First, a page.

Africa Calling: a revolution in telecommunication

The African Union summit in Addis Ababa this week focused on the power of information and communication technology (ICT) for development. Indeed, few inventions have had as profound an impact as the mobile phone, not just socially but economically too. But leaders must draw the right lessons from success--and from Ethiopia’s failure. Ethiopia is a case study in how government can stifle innovation, with the state-owned Ethiopia Telecommunications Corporation preventing any private competition. Only 1.5% of the population has a mobile subscription and even fewer have land-lines.

The African Union summit in Addis Ababa this week focused on the power of information and communication technology (ICT) for development. Indeed, few inventions have had as profound an impact as the mobile phone, not just socially but economically too. But leaders must draw the right lessons from success--and from Ethiopia’s failure.

Ethiopia is a case study in how government can stifle innovation, with the state-owned Ethiopia Telecommunications Corporation preventing any private competition. Only 1.5% of the population has a mobile subscription and even fewer have land-lines.

Not surprisingly, Internet access remains expensive and unreliable: a 2Mbps broadband internet service will cost around US$8,000 to install and over US$3,000 a month to service--45 years’ average salary (all from the latest, 2007, figures).

That is a scandal. Outside Ethiopia, much of Africa has seen a mobile phone revolution over the last decade--Botswana now boasts more mobile phone subscriptions per capita than China. Where countries dropped government control, mobile phones spread rapidly.

After a slow start, with only 1% of Rwandans having a mobile in 2002 and 6.5% in 2005, the figure is now 17% in 2009 and rising fast.

A study by international consultancy Deloitte and the mobile operators’ GSM Association said “a 10% increase in mobile penetration leads to a 1.2% increase in GDP.” But this exciting figure does not even include the profound impact that communicating cheaply has had on life in Africa.

Kenyans used to depend upon the government monopoly, Telkom Kenya: less than one per cent of the population had access to a Telkom Kenya landline in 2002 and 3.7% had mobiles.

In 1999, the government auctioned mobile licences and private investors spent heavily on mobile phone infrastructure:  now 30% of the population has a subscription and over 95% per cent has signal coverage.

Life without mobiles would be unthinkable for the Kenyan market traders, farmers and transporters contacting suppliers, haggling over prices or doing their electronic banking.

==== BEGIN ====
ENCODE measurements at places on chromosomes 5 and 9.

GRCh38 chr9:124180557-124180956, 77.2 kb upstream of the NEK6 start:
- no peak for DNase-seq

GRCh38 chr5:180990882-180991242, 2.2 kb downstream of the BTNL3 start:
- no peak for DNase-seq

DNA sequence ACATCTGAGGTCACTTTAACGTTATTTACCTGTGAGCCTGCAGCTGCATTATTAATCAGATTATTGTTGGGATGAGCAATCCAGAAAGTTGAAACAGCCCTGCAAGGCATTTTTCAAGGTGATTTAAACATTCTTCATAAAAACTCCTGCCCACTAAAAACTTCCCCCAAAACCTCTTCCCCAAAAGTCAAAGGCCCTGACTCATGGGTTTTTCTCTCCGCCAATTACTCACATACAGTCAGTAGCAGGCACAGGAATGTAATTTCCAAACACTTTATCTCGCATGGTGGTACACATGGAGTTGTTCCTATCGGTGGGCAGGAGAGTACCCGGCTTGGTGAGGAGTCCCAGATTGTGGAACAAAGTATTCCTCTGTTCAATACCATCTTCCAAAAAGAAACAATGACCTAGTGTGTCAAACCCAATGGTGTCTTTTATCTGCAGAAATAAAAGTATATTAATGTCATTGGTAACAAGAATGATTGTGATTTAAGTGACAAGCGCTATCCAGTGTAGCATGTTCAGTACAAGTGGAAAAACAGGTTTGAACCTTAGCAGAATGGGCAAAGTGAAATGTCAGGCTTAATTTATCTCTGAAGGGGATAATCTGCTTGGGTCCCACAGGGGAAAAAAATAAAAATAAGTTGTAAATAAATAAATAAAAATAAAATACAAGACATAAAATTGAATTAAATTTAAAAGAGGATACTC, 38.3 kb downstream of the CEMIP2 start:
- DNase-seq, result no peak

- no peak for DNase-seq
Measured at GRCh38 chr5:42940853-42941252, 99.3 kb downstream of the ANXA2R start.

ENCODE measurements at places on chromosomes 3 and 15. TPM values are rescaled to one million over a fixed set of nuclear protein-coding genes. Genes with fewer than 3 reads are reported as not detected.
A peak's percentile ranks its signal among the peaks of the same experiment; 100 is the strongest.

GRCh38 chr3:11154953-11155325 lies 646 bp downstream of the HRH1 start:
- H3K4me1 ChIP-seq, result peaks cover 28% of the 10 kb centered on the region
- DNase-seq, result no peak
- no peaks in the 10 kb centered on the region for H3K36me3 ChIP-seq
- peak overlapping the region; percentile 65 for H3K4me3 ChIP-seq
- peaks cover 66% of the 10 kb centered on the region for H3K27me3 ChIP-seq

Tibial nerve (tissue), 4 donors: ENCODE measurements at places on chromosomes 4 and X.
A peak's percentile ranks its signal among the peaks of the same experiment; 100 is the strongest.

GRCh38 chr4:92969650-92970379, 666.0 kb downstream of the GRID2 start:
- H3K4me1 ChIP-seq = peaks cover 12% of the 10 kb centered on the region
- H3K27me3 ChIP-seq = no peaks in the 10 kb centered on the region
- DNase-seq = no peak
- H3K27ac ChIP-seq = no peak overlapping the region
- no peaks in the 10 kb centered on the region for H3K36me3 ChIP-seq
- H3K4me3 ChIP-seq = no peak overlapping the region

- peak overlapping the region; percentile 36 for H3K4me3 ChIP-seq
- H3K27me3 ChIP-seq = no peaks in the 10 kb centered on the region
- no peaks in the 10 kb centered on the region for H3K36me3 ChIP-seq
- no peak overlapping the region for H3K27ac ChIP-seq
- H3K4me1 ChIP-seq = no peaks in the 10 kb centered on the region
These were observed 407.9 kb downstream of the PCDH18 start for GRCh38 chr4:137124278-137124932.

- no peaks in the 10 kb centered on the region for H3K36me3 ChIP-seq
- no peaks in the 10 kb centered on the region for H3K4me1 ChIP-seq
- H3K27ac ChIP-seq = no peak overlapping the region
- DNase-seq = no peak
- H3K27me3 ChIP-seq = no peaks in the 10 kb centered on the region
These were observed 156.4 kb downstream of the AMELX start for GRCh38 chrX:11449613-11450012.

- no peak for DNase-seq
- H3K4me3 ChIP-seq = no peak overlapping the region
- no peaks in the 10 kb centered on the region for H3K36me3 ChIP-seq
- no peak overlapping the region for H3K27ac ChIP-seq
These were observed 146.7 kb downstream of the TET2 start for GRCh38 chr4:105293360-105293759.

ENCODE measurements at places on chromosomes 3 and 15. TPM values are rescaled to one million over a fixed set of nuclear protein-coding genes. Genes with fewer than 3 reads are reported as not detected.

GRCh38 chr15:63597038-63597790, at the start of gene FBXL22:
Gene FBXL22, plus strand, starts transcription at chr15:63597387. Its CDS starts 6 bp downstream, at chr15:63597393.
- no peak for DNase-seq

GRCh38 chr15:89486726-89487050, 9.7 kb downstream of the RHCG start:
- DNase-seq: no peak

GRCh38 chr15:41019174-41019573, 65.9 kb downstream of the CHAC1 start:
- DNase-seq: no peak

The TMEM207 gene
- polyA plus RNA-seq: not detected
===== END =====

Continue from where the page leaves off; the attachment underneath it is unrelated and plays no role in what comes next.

A little freedom goes a long way, bringing explosive growth in mobile networks in Botswana, Cote d’Ivoire, Nigeria and Uganda, whether the providers are multinationals or home-grown start-ups.

Today, almost 70% of Africans live within network range and, thanks to competitive handset manufacturers and traders, many can get cheap phones.

After competition has transformed a luxury into a cheap and reliable necessity that improves and even saves lives across the continent every day.

Mobile phones helped alleviate food shortages in Niger in 2005 because farmers could leapfrog corrupt government middlemen and communicate market prices, as much as 20% cheaper in certain areas, directly to retailers and consumers.

A new scheme in six West African countries lets consumers verify by SMS whether the medicines they buy are authentic or potentially-fatal counterfeits--a big deal in a region where recent studies estimate 30% of medicines are fraudulent.

The rapid growth of mobile phones in poor countries illustrates how businesses in bad economic environments can provide an affordable service--but only if they are allowed to. The World Bank’s Ease of Doing Business Index puts 24 African countries in the bottom 30.

A recent United Nations International Telecommunication Union (ITU) study demonstrates that when business conditions are improved there is significantly greater investment in telecoms, with all its benefits.

Last year, investment in ICT in Africa totalled over $8 billion--thirteen per cent of total foreign investmenPrivate investment could total more than $70 billion by 2012, Hamadoun Toure, Secretary-General of the ITU, told Reuters this week.

Rwanda has allowed rapid mobile growth: its President Paul Kagame told the AU meeting, “government and business leaders” must “work even harder to replicate the success of mobile cellular technologies in order to harness the potential of broadband technologies that are essential in participating in global business.”

But governments must, above all, allow the freedom for ICT and all businesses to flourish.

Alec van Gelder is a Project Director International Policy Network, an independent economic-development think-tank in London

 

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